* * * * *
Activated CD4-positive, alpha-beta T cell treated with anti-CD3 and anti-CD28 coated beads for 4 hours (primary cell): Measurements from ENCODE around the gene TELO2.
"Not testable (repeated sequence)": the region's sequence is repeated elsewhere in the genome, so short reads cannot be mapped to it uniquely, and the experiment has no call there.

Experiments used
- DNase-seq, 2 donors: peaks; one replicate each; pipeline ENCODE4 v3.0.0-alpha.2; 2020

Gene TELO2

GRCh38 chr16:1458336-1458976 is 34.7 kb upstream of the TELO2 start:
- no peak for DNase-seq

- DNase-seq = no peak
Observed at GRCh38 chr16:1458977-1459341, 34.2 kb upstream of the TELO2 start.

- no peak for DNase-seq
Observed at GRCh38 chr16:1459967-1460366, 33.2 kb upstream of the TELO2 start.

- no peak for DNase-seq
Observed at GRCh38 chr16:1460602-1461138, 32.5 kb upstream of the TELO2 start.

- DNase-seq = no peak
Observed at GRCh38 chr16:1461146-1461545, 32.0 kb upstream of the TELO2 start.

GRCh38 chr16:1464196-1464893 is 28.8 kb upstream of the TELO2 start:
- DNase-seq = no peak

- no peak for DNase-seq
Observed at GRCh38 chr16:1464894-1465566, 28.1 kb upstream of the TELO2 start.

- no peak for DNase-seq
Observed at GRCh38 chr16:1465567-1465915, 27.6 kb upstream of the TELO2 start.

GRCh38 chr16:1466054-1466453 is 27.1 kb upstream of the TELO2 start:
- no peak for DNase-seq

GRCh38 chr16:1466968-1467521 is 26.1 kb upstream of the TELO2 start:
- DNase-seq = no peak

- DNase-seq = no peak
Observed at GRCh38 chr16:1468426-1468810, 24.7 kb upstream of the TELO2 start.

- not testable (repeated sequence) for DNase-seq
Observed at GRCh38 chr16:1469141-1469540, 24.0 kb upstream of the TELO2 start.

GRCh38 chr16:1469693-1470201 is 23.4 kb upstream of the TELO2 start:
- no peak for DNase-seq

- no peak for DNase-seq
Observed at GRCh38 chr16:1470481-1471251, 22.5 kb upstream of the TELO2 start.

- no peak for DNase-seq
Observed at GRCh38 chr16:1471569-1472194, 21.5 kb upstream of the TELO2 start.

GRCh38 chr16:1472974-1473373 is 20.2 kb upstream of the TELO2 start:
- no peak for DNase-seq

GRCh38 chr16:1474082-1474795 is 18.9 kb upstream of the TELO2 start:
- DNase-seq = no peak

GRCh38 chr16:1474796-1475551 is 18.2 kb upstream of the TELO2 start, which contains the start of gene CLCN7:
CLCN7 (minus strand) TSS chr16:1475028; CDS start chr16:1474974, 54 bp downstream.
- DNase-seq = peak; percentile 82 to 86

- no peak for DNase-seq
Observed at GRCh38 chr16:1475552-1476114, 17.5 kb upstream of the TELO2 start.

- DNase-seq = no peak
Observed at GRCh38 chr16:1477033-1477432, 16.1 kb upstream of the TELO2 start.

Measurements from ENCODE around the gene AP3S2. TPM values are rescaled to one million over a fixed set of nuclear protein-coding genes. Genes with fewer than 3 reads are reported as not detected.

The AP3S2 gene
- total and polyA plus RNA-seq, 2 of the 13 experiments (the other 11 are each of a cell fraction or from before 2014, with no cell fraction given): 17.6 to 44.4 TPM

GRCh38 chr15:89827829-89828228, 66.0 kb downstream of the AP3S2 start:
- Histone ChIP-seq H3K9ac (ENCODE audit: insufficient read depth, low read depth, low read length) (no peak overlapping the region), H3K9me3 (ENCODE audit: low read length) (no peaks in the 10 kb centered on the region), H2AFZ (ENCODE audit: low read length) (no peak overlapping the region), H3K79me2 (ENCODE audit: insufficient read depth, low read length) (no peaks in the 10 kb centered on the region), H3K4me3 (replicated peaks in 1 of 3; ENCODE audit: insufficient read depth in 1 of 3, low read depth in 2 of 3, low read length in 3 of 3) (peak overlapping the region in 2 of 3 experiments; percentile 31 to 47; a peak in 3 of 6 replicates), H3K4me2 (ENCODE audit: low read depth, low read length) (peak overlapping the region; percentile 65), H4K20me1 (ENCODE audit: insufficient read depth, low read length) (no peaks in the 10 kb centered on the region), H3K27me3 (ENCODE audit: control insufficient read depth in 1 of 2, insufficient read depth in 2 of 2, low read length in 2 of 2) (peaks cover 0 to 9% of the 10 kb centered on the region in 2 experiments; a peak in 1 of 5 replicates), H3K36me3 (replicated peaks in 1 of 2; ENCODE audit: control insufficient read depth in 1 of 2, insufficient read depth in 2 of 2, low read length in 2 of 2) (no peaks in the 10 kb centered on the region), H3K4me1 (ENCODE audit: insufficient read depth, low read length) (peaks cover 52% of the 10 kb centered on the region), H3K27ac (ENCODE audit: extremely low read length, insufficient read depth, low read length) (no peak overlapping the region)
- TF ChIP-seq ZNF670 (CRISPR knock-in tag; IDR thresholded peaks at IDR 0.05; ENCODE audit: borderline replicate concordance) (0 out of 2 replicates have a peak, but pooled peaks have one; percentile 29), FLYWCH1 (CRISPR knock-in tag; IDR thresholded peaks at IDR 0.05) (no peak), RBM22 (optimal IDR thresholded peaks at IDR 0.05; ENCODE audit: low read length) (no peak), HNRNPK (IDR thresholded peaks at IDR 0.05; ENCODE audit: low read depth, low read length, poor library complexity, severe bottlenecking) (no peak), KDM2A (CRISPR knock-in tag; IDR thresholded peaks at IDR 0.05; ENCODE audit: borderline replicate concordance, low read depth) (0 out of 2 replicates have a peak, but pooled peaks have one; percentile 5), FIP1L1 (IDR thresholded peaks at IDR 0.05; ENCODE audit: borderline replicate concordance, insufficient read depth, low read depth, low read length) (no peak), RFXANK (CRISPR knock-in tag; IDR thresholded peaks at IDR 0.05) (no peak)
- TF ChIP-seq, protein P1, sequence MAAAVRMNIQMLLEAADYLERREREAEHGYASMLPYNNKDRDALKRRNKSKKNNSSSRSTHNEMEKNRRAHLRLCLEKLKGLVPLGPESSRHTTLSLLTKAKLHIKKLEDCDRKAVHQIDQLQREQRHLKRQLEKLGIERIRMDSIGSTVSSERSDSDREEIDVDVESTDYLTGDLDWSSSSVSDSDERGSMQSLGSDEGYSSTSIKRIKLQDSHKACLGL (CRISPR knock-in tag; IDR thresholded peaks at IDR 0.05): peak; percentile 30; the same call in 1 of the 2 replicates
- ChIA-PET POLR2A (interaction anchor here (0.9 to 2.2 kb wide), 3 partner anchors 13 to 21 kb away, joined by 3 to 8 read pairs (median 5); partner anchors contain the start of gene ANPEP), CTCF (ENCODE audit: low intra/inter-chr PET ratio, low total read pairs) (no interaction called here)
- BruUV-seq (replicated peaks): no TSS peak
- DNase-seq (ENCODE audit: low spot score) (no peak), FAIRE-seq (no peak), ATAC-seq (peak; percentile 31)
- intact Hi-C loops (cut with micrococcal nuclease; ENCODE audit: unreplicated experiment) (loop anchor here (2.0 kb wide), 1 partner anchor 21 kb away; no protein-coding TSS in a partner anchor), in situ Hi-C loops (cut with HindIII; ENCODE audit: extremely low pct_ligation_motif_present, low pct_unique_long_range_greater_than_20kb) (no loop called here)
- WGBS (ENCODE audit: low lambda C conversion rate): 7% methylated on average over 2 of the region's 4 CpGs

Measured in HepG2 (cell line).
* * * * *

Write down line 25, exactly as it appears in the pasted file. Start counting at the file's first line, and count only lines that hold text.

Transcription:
- DNase-seq = no peak